Kenya’s Central Bank will probably leave its key rate unchanged as policy makers monitor accelerating inflation and whether previous cuts are reviving lending to consumers and businesses.
The CBK’s rate-setting committee led by Governor Patrick Njoroge will retain the benchmark rate at 10 per cent for a third consecutive meeting, according to all eight economists in a Bloomberg survey. This even as inflation accelerated to the highest rate in more than four years in February, driven by a jump in food prices.
The committee shaved a total of 150 basis points off its key policy rate in 2016 in a bid to rejuvenate growth in lending to the private sector, which slowed to the lowest level in 13 years in December.
A law capping lending rates to 400 basis points above the central bank rate has added to banks’ reluctance to extend credit. This is complicating monetary policy and means the central bank is caught in an unenviable position, according to Jacques Nel, economist at Paarl, South African-based NKC African Economics.
“Given the uncertainties involved in navigating monetary policy in such unorthodox circumstances, they will hold off any policy rate adjustments until there is more clarity on the state of credit growth and the extent to which elevated food price inflation endures,” Nel said in emailed responses to questions.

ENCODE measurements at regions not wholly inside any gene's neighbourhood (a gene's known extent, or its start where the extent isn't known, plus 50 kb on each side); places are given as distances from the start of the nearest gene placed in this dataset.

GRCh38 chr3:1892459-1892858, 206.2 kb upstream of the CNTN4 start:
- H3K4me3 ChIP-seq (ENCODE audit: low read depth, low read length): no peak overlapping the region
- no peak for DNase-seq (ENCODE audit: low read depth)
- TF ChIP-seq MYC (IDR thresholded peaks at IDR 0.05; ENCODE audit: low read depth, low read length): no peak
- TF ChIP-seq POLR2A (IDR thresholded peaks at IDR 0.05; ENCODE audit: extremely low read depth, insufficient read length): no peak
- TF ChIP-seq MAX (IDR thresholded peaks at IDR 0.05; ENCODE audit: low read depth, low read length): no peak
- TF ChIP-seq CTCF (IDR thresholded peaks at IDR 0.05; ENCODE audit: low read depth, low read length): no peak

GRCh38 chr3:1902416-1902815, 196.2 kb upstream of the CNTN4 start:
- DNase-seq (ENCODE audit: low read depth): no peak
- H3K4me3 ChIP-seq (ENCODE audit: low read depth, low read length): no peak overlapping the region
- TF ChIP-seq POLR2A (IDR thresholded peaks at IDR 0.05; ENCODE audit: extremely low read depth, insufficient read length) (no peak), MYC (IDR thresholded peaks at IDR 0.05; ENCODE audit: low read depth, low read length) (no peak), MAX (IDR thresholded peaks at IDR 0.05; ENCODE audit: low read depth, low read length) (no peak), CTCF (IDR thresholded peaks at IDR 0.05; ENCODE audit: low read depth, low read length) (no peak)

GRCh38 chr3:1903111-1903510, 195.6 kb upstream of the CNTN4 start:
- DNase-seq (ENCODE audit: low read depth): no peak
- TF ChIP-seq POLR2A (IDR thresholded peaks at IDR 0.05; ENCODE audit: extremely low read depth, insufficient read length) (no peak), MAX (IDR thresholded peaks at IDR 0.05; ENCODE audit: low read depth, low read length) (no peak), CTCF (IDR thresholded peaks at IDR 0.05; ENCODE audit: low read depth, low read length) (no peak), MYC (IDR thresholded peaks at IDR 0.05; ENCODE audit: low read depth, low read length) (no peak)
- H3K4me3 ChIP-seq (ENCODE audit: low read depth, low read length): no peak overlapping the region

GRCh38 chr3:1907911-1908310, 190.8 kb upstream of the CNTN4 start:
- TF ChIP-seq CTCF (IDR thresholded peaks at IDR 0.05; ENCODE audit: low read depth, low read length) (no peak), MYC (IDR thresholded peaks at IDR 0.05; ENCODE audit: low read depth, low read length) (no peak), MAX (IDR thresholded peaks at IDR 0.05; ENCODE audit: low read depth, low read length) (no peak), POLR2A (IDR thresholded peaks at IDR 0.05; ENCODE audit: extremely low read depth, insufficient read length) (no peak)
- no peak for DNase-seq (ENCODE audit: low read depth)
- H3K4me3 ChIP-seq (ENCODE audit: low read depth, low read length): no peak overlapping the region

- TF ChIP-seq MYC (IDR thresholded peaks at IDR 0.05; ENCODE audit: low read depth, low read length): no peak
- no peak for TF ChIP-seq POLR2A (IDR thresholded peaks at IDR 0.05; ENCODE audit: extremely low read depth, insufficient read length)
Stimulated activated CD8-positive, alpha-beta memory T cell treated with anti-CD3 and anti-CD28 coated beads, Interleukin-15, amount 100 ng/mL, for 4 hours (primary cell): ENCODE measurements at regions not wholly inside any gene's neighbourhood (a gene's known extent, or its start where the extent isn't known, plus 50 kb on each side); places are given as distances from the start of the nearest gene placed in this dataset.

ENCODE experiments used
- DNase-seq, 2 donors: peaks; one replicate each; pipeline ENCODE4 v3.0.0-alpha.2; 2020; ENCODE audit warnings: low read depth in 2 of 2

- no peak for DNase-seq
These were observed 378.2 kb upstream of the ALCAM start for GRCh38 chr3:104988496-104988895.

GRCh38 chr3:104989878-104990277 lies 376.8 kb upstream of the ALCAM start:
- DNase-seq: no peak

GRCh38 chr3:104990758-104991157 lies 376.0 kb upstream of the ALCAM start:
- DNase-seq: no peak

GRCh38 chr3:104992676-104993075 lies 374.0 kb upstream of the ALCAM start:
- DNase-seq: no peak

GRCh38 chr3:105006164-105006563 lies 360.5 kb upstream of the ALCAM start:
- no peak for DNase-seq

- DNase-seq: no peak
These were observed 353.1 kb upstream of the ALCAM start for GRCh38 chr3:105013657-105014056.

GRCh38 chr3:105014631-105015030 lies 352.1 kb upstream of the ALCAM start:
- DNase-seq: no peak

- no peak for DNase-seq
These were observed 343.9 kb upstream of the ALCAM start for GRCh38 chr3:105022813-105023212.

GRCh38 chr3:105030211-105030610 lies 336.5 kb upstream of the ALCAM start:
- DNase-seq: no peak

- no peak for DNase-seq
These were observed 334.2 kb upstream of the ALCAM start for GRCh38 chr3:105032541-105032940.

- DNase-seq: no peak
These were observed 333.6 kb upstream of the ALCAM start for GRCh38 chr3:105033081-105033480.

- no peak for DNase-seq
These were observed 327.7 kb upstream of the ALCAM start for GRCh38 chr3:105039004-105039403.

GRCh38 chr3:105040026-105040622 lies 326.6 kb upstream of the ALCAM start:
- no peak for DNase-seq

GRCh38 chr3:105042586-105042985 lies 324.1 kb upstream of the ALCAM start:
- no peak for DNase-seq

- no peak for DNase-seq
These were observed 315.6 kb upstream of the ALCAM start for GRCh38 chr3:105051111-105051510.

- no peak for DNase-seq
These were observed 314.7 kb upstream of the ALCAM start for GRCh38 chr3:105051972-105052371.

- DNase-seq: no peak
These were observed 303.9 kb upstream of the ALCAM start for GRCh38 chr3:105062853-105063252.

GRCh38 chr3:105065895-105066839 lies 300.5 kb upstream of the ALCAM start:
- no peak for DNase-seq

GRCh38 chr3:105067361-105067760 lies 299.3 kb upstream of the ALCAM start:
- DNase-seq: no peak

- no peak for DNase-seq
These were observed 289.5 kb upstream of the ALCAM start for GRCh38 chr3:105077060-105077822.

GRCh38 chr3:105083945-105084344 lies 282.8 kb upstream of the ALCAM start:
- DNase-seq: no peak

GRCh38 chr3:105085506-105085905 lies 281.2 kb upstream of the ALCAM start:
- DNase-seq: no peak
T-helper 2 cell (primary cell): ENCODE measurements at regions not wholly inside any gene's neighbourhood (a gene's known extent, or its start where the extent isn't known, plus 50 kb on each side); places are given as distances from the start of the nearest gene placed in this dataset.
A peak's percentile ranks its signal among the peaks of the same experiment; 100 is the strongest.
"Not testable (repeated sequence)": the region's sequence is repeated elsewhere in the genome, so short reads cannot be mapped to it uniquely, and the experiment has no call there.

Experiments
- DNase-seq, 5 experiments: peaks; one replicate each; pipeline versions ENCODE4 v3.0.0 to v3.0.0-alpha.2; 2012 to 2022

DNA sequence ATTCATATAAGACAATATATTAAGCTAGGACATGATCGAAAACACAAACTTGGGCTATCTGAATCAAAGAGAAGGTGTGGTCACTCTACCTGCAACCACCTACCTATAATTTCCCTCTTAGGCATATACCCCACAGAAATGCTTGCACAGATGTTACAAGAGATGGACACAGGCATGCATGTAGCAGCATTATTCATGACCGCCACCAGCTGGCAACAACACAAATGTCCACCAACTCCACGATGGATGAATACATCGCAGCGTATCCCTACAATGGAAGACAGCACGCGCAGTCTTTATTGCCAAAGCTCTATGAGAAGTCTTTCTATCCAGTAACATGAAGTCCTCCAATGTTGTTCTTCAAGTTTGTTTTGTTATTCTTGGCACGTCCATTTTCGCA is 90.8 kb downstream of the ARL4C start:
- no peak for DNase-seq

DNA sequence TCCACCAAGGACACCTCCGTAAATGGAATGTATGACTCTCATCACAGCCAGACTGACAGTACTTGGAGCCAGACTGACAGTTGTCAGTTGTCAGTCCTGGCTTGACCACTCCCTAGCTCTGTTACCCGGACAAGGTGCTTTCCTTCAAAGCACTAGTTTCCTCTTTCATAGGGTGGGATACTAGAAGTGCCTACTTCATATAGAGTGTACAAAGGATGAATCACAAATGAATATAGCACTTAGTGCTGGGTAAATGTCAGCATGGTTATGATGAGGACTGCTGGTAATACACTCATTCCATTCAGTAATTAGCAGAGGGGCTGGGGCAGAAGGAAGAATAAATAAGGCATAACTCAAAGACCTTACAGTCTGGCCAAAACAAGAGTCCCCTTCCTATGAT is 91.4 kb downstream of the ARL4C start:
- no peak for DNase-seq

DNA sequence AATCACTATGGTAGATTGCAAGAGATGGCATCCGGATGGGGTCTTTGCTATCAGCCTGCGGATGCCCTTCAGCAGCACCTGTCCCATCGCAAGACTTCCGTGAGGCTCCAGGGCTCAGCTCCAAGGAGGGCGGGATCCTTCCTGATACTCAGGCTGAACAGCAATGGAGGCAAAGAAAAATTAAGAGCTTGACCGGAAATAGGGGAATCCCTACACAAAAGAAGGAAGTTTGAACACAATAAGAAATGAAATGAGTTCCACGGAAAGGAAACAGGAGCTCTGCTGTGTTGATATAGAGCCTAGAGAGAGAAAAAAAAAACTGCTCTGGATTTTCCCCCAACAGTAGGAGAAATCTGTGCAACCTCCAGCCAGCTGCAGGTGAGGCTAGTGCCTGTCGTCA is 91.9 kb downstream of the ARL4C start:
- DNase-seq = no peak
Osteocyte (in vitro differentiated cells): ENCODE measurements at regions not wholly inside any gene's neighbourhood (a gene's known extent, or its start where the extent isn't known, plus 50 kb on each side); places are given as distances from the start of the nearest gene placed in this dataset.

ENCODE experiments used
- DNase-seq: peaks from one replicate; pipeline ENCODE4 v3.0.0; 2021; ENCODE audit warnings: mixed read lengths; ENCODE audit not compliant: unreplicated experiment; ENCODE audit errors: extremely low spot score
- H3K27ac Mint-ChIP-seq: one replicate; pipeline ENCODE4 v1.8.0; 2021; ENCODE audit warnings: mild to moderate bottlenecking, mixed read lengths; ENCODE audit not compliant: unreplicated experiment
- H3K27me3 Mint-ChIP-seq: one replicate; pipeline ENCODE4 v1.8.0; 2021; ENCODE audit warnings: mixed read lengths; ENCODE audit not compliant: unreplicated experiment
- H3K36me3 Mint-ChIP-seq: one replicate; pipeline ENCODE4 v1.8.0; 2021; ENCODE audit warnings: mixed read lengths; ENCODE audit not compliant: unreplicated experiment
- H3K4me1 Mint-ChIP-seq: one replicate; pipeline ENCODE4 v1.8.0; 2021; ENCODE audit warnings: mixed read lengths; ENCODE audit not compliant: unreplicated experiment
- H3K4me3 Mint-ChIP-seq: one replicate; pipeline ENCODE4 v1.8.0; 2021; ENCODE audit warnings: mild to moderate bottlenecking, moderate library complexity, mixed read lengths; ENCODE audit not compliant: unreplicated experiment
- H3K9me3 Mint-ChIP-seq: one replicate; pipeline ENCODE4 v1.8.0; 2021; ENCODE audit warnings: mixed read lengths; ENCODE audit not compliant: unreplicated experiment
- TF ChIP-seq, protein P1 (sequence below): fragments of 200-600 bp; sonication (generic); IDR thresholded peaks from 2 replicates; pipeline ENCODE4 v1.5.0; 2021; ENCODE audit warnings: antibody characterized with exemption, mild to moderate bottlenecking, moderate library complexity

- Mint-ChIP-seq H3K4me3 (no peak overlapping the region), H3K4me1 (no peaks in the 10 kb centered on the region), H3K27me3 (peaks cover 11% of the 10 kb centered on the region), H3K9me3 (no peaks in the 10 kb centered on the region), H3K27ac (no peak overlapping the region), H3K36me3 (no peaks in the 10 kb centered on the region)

While Kenya’s economy probably expanded 6 per cent last year, according to International Monetary Fund estimates, the interest-rate cap could trim two percentage points off economic growth this year and in 2018, the lender said in February.
Treasury forecasts national output will expand by between 5.8 per cent and 6 per cent in 2017. That is despite a ballot scheduled for August. Growth usually tapers off during election years in the $69.2 billion economy.
“The law was created to make credit more accessible for the people, but banks now have no incentive to lend to people because they can get more attractive yields from government securities,” World Bank senior economist Allen Dennis said at a briefing Friday in Nairobi.
The law has contributed to private-sector credit growth slowing to 4.9 per cent in December from 18.1 per cent a year earlier.
However, increasing rates may not deliver the desired boost to private-sector credit growth immediately, said Faith Atiti, a senior economist at Nairobi-based Commercial Bank of Africa.
Lenders have been reluctant to extend credit due to sluggish economic growth and rising non-performing loans, she said. “Raising rates doesn’t guarantee banks will start lending.” —Bloomberg